Kay Sakai Nakao looks out at the shore from the back porch of her Bainbridge Island home. She has lived nearly all of her 97 years on the island — excluding the years during World War II when her family, along with the rest of the Japanese families on Bainbridge, became the first of the Japanese-Americans sent to internment camps. Seventy-five years later, for Nakao, the memories of that difficult period remain vivid.
“What we went through, nobody should have to go through that,” Nakao says.
“When Japan bombed Pearl Harbor, I didn’t even know where Pearl Harbor was or what it was or anything,” she says. “We were just country bumpkins on the farm.”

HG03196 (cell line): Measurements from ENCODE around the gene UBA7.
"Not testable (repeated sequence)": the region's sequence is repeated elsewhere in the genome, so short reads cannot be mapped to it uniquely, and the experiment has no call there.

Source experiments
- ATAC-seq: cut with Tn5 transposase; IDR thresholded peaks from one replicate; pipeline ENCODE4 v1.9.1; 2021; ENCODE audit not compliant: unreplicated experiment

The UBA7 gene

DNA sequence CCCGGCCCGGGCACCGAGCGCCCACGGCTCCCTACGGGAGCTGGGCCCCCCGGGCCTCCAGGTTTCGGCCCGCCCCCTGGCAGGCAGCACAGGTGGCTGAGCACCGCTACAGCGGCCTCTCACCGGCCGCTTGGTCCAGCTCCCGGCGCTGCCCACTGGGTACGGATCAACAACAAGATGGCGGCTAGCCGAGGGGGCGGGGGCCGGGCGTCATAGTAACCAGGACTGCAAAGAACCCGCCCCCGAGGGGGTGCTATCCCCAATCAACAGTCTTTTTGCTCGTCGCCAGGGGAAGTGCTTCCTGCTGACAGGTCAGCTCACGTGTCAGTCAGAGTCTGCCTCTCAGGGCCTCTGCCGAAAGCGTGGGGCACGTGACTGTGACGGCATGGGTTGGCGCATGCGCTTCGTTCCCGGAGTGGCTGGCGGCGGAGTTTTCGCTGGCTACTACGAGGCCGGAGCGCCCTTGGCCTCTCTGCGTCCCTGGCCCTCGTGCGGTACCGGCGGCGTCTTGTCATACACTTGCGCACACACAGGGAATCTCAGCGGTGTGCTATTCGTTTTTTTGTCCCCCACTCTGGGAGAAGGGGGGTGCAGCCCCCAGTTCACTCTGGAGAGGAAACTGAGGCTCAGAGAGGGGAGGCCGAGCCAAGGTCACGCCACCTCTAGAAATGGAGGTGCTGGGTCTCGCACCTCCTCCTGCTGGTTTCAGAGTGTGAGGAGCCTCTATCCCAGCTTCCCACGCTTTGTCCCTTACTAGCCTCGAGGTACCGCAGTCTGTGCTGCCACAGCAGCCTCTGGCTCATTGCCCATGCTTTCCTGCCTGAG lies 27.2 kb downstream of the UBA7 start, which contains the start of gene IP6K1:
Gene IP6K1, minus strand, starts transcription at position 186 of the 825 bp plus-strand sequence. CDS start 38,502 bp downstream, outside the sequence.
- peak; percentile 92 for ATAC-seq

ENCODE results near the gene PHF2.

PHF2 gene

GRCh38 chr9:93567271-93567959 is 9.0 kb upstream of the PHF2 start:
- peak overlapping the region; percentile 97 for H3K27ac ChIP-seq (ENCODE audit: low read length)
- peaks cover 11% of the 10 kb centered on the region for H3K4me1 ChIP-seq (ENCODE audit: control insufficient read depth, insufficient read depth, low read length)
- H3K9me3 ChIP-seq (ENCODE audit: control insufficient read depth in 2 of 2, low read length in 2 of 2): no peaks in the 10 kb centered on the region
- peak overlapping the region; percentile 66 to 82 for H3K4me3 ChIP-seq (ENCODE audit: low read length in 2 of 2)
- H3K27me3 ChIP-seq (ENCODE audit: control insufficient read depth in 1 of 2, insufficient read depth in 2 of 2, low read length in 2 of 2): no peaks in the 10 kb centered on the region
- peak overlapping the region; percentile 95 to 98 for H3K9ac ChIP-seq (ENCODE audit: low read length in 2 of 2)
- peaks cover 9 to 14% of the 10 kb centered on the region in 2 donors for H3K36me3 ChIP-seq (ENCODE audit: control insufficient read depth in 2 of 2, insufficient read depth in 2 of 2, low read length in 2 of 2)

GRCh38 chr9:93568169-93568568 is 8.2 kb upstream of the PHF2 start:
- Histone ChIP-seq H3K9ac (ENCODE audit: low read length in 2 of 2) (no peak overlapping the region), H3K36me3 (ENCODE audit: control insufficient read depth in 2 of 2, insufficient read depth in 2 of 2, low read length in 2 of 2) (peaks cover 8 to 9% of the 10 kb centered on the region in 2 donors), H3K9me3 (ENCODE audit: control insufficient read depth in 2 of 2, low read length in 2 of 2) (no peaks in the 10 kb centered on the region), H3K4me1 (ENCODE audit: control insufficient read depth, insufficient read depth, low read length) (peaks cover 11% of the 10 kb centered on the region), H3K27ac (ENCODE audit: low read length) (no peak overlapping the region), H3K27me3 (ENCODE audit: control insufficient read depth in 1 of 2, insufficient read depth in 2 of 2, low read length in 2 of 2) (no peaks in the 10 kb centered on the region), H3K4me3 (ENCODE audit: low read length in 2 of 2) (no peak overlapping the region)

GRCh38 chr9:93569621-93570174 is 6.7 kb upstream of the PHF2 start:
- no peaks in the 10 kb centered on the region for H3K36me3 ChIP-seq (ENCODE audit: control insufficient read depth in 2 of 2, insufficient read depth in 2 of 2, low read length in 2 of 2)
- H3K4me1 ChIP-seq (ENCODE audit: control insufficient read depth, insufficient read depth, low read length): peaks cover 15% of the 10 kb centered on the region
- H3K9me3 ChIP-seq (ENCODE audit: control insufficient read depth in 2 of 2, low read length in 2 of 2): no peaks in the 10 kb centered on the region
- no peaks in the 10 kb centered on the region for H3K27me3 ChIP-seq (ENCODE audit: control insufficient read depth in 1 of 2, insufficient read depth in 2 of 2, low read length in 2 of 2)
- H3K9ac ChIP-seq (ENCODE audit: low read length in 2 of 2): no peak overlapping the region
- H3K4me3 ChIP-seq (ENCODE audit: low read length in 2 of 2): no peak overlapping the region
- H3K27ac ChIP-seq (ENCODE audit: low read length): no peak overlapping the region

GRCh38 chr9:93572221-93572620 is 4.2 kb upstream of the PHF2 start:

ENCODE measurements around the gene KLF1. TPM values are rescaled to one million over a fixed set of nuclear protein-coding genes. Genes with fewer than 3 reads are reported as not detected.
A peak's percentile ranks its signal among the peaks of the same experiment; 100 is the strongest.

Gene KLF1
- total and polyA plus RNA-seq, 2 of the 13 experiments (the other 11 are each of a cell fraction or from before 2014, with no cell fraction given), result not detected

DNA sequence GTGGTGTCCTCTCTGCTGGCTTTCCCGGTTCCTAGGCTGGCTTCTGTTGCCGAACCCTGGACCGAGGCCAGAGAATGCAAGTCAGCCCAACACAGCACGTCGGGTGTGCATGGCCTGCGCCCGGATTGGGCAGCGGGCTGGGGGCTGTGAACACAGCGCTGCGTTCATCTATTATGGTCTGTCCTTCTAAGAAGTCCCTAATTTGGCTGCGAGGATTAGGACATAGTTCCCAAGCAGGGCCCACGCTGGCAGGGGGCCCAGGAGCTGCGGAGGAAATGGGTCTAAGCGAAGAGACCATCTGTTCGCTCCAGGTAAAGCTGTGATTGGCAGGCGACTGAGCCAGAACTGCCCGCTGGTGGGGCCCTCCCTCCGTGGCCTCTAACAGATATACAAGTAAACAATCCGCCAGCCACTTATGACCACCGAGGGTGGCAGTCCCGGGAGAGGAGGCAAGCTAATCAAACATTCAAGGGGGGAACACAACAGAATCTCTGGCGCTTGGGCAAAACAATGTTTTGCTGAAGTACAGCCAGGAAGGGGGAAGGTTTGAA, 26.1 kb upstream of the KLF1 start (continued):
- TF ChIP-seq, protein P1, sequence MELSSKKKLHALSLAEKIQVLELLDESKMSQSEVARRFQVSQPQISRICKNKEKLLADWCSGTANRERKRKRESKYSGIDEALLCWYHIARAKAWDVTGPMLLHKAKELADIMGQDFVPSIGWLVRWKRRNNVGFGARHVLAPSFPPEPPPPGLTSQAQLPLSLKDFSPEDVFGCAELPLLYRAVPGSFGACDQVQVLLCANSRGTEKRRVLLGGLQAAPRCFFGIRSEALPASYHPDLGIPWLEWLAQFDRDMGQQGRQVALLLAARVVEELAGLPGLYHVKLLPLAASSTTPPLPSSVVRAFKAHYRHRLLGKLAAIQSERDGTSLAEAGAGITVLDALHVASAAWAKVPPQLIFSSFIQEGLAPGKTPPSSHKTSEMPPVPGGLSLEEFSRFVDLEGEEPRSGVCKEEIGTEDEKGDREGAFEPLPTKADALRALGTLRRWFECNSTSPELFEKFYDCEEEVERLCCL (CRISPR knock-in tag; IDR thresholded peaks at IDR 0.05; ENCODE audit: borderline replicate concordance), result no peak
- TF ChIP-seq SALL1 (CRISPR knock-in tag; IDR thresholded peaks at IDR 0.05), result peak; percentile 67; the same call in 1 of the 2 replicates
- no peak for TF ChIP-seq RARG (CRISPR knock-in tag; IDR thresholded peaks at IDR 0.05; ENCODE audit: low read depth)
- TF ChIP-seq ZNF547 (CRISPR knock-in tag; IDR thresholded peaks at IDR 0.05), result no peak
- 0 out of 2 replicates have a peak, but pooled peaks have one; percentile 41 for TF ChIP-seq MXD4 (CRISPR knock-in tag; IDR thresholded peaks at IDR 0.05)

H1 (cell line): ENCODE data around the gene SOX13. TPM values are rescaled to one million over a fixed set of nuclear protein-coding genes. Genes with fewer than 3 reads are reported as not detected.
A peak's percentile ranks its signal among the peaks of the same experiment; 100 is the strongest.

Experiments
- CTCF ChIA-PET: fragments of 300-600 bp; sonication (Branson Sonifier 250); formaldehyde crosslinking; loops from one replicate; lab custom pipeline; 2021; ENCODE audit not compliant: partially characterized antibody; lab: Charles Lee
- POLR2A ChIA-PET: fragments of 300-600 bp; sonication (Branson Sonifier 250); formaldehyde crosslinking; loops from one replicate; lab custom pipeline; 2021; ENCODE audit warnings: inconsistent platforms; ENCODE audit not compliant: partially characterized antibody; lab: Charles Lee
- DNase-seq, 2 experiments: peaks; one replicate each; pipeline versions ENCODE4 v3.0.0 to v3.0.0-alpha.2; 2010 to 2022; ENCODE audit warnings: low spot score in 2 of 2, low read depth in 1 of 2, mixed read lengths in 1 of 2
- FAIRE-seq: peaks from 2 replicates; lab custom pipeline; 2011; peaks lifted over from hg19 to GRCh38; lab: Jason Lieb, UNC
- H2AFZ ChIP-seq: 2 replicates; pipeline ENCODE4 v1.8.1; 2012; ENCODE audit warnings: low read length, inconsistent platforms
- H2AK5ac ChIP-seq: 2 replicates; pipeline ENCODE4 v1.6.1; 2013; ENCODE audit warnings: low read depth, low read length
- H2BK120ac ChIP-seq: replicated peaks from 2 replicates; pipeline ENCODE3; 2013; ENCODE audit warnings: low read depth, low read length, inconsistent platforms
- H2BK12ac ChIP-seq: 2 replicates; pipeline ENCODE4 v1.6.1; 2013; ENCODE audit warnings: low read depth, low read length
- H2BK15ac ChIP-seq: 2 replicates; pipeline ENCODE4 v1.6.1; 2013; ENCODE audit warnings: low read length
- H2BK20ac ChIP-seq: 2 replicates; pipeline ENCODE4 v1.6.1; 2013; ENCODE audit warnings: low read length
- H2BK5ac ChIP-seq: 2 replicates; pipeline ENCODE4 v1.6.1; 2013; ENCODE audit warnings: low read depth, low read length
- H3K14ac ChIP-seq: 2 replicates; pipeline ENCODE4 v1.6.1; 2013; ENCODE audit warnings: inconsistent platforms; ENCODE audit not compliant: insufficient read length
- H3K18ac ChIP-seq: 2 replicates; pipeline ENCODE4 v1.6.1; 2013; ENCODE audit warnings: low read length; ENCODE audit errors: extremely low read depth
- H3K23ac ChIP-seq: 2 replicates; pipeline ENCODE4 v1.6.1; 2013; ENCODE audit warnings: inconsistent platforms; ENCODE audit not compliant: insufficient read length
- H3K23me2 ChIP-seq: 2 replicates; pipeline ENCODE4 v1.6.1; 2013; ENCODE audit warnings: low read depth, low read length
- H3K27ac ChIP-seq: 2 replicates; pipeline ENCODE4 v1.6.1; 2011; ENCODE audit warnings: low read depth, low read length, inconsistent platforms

On February 19, 1942 — two months after Japanese forces attacked U.S. Naval Base Pearl Harbor in Hawaii — President Roosevelt signed Executive Order 9066, authorizing the Secretary of War to prescribe certain areas as military zones. The order led to the forced incarceration of more than 120,000 Japanese Americans, who were forcefully removed from their homes and sent to 10 concentration camps across the western United States.
When the order was signed, Nakao’s family was part of a close-knit community of Japanese immigrant farmers on Bainbridge.
Laila Kazmi, producer/writer
Resti Bagcal, photographer
Greg Davis, photographer/video editor